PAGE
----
Bishop Guli's Thought for The Day broadcast on BBC Radio 4, 19 May 2020

On science, faith and not knowing

There’s a widespread belief that science and religion are incompatible. That science is about facts while religion dabbles with ideas that can’t be proven. Certainly in the current pandemic it’s scientists we look to for solutions but sometimes I wonder if we burden them with unreasonable expectations. There’s often talk of following the science as if it’s a single identifiable entity - a magic bullet that’ll provide the solutions. In truth, it’s rather that there are scientists striving to better understand a new and unknown virus. It’s no surprise then that there’s disagreement, for example, about whether or not to wear masks, when to ease lock down or send children back to school.

I heard Professor Brian Cox speaking recently reminding us that there’s far more that scientists don’t know compared to what they do know. Referring to the 20th century physicist Richard Feynman, Cox said the most valuable thing about science is that it teaches us to embrace uncertainty and doubt - and that not knowing is to be welcomed rather than feared.  And this, for me, takes us into the territory of faith. There are those who dismiss faith because it can’t provide clear answers to the existence of God or the problem of suffering or any number of other questions. But for my way of thinking, if science is a mindset – a desire to know and understand more about nature – then faith too is a mindset – a desire to know and understand more about the creative force behind the universe, what many people call God.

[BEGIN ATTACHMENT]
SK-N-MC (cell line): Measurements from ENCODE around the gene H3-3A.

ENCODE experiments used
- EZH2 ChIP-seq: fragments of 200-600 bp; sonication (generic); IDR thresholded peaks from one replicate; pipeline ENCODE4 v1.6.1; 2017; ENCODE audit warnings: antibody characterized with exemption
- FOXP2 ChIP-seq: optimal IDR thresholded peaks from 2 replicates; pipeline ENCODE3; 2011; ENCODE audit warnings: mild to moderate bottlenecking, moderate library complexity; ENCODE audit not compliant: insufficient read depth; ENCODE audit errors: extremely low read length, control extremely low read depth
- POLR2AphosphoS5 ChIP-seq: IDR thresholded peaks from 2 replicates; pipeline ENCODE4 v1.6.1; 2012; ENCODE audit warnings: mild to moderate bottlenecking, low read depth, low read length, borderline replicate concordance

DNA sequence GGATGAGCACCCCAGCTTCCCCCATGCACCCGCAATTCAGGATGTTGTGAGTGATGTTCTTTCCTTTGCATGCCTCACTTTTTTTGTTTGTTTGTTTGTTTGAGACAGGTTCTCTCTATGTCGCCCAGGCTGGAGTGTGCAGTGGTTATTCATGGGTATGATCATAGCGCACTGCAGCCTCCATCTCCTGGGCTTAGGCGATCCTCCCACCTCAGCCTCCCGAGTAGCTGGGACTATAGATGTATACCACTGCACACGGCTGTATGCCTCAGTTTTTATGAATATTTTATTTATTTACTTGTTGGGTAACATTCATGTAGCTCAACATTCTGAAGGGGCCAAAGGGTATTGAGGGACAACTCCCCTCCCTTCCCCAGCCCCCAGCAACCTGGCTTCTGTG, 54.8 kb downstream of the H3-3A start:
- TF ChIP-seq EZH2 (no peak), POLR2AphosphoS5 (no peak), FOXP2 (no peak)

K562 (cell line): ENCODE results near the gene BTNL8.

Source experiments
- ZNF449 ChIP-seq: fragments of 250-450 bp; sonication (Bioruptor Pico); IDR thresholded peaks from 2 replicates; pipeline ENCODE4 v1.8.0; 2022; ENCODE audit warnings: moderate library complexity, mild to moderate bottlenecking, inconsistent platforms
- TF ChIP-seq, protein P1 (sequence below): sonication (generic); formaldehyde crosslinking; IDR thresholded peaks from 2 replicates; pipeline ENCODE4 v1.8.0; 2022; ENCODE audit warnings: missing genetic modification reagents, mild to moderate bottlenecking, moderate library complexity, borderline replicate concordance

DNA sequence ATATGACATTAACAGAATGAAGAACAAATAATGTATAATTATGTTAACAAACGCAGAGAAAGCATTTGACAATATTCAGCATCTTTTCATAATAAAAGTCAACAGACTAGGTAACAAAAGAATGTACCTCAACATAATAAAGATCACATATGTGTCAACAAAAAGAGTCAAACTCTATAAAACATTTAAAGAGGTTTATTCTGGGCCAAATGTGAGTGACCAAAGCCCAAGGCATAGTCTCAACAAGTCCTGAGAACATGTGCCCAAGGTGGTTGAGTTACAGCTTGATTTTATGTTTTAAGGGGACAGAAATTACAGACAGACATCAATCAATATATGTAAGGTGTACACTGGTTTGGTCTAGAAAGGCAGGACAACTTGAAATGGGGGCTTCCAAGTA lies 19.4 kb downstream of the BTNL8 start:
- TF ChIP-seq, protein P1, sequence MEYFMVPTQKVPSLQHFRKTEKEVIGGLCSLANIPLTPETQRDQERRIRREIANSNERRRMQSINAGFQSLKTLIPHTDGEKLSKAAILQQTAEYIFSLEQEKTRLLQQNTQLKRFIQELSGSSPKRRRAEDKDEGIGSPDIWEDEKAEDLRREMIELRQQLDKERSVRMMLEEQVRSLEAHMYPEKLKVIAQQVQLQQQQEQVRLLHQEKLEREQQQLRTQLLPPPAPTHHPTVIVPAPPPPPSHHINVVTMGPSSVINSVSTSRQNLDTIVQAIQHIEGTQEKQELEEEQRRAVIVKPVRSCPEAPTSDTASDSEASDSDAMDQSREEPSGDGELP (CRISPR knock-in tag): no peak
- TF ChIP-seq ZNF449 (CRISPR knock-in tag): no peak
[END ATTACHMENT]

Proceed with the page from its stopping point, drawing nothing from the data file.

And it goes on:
The priest and poet Mark Oakley describes belief in God as stemming from a place of intuition, a sense of awe, surprise, wonder, beyondness, epiphany, perhaps not unlike the starting place for many scientists. Thus faith emerges and then begins a journey of gradual discovery. There’ll always be more that’s unknown about God than those things which are discovered but this not knowing, what we might call mystery, is to be embraced and welcomed not feared.

In the end it’ll be scientists who find a way to lead us out of this pandemic. Out of the not knowing we hope and trust clarity will emerge - a cure, a vaccine, some kind of treatment. Meanwhile, for those who choose it, the gift of faith is an invitation. For Christians it is an encounter with the loving presence of God through the person of Jesus Christ. This is not just in the hope of a better future but in the very darkness of suffering and the uncertainties of life.

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